By the time Jason Roth earned a bachelor’s degree in mechanical engineering, he had already worked with Formula 1 race-car engines and jet-engine tubing at Pratt and Whitney. However, after assistant-coaching a high school football team led to a job substitute-teaching welding, woodworking, and CAD, Roth decided to forgo engineering for education.
“I often say, ‘Try it; you just might like it,’” Roth says. After his undergrad degree, the perpetually busy Roth taught Project Lead the Way courses, which introduce grade schoolers to high-level applied science and high school tech-education classes—all while coaching football and earning a master’s degree in technology education from Ball State University.
Nine years ago, Roth joined Ivy Tech, Indiana’s 32-branch community college, which offers some of the best Building Information Modeling (BIM) and manufacturing-design programs in the state.
As an assistant dean at Ivy Tech, Roth has redesigned his department’s classroom to resemble a collaborative makerspace complete with 3D printers, laser cutters, and other shop tools. He’s also working to bring Ivy Tech’s Design Technology curricula to remote students in a Gonaïves, Haiti, K–12 school via a live Google Hangout feed so that those students can earn a living wage and take an active role in building their communities.
“Sometimes we give so much to Haiti but don’t allow them to do their own thing and to help themselves,” Roth says.
Why did you feel the need to change your traditional classroom into something like a real-world lab?
Three years back, my Ivy Tech colleague Jamie Hamilton and I said, “We need to make a change, or we’re going to get left behind technologically.” So we put together a plan with a lot of creative things that aren’t normal in the school: bright colors, experimenting with pods of computers instead of rows of desks, and making it a place to feel at home. We instantly found that it works.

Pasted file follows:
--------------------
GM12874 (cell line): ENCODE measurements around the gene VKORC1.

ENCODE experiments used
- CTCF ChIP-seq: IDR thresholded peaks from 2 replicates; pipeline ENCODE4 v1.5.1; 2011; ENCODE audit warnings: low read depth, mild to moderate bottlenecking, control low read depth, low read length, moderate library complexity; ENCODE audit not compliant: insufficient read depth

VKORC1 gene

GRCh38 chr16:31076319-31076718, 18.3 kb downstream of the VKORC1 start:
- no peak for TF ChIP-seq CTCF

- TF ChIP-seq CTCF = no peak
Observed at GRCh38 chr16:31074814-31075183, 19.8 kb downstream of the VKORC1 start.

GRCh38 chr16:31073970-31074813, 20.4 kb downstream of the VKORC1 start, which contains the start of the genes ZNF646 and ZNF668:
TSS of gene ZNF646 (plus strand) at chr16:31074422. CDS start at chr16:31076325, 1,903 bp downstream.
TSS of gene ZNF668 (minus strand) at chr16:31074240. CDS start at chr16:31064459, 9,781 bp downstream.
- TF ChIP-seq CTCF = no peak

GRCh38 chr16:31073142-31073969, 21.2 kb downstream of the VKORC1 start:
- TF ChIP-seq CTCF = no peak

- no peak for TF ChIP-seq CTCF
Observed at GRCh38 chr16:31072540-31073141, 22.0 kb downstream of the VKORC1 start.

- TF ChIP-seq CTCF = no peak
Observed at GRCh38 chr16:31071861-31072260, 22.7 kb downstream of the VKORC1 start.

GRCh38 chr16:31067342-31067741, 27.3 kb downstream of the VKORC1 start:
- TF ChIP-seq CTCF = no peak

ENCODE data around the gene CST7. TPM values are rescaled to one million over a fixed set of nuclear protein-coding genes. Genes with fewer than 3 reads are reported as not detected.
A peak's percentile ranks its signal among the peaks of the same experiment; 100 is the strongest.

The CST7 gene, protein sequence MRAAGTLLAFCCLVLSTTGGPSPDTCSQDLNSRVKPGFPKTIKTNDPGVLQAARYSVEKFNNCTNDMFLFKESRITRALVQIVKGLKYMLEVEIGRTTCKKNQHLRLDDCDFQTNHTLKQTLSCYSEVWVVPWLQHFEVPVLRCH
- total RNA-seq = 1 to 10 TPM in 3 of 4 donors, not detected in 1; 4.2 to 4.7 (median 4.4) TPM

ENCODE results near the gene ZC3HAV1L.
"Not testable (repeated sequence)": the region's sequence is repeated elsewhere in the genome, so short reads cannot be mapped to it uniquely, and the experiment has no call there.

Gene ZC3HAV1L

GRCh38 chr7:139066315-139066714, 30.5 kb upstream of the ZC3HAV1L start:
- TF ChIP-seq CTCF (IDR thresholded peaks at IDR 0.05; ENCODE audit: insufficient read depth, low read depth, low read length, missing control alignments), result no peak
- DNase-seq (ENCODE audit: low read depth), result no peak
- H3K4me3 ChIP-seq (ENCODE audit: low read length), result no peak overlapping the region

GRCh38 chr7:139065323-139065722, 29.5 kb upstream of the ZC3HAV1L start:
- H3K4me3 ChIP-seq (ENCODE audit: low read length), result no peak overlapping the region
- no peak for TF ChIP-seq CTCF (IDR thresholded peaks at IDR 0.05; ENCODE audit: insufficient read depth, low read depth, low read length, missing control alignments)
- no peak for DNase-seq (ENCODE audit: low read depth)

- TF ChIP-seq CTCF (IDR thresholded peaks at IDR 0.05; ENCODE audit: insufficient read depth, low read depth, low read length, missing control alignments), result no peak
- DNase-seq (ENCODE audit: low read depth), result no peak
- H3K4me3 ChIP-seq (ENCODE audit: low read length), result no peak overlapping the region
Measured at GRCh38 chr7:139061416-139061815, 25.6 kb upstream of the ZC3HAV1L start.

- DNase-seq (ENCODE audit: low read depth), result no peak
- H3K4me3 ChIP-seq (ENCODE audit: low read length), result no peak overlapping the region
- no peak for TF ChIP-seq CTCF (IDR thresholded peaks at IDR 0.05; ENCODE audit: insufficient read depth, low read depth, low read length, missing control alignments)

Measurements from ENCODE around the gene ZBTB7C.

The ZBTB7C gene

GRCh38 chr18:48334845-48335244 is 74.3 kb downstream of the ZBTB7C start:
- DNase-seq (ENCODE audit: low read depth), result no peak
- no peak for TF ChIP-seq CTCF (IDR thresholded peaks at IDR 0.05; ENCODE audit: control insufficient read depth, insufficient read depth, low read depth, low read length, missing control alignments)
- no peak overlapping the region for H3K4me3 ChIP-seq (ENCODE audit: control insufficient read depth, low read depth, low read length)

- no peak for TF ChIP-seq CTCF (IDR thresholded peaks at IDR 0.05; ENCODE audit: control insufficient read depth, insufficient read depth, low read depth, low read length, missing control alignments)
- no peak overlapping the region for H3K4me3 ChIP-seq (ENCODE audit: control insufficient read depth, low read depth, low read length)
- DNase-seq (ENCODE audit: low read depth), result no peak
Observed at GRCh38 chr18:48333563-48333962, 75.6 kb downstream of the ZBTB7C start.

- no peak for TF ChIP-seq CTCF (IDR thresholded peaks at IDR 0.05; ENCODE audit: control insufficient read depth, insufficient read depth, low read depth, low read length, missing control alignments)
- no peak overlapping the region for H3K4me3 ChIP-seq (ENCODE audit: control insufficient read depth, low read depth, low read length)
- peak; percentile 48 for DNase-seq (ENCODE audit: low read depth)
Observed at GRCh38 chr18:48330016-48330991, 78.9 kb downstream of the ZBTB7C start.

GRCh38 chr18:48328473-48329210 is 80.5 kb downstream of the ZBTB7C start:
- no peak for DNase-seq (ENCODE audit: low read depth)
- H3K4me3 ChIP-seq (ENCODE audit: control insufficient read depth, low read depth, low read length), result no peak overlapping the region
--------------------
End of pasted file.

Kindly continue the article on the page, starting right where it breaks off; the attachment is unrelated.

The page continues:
But our space isn’t very big, so we had to decide what technology to teach and if we needed industry-size versus tabletop-size machines. Indiana is big on small manufacturers, and they’re moving more to 3D-scanning inspection and 3D printing.
The industry’s hardware and software is advancing so fast, how tough is it to keep up?
In addition to the proprietary software that all 3D scanners and 3D printers have, we have to know Autodesk Revit, AutoCAD, Inventor, Navisworks, and others—but our bandwidth is too low to be experts on everything. We transitioned more courses to Autodesk Fusion 360, and it definitely helps students understand the other software better—how you go from 2D to 3D to physical space. But in the end, a line is a line, a circle is a circle, a cube is a cube, and how we teach that makes a difference.
How did all that work pay off with students?
When we went to these pod-based classrooms, I think they realized there were other students in the class. They actually started talking to each other. That let us enjoy the diversity among the students and have some really cool conversations and collaborations between students.
One day in our second semester of the open lab layout, after lecturing, when I’m usually walking around answering questions, they were all talking to each other and answering each other’s questions. They were collaborating. As the instructor, I had nothing to do. I just kind of sat in the back of the room having this “aha” moment—you know, a tear-shed-down-the-eye-type thing, thinking: “This is working. This is why we did this.”
Can you describe the challenge of wearing the different hats of assistant dean, professor, career counselor, and so on?